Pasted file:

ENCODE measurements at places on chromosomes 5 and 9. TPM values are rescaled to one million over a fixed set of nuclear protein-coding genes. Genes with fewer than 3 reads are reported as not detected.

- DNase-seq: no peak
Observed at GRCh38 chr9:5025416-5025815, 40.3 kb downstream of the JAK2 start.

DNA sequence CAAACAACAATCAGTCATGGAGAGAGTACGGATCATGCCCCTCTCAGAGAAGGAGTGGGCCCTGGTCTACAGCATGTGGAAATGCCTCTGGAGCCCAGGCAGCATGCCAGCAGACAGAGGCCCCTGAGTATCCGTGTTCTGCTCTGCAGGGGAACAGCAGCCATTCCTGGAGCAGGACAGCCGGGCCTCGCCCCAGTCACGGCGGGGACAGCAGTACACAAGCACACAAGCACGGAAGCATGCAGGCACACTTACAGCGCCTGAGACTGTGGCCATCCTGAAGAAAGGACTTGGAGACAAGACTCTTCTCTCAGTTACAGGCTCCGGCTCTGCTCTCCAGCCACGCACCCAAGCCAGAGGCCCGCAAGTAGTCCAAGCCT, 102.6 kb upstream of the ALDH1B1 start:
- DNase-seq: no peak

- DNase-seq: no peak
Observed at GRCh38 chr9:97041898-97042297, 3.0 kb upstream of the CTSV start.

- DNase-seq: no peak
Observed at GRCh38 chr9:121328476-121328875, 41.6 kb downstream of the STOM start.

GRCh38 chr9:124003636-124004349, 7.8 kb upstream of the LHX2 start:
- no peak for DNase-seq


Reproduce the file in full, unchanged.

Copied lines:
ENCODE measurements at places on chromosomes 5 and 9. TPM values are rescaled to one million over a fixed set of nuclear protein-coding genes. Genes with fewer than 3 reads are reported as not detected.

- DNase-seq: no peak
Observed at GRCh38 chr9:5025416-5025815, 40.3 kb downstream of the JAK2 start.

DNA sequence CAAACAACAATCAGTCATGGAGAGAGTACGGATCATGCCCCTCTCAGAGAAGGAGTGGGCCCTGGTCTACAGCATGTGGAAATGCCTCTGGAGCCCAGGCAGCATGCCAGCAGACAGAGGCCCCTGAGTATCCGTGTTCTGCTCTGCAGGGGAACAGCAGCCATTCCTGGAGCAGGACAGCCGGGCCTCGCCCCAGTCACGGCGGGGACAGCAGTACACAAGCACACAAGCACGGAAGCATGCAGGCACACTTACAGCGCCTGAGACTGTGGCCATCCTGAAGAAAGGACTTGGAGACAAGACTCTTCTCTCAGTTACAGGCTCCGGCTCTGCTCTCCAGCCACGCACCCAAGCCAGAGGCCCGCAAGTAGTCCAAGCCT, 102.6 kb upstream of the ALDH1B1 start:
- DNase-seq: no peak

- DNase-seq: no peak
Observed at GRCh38 chr9:97041898-97042297, 3.0 kb upstream of the CTSV start.

- DNase-seq: no peak
Observed at GRCh38 chr9:121328476-121328875, 41.6 kb downstream of the STOM start.

GRCh38 chr9:124003636-124004349, 7.8 kb upstream of the LHX2 start:
- no peak for DNase-seq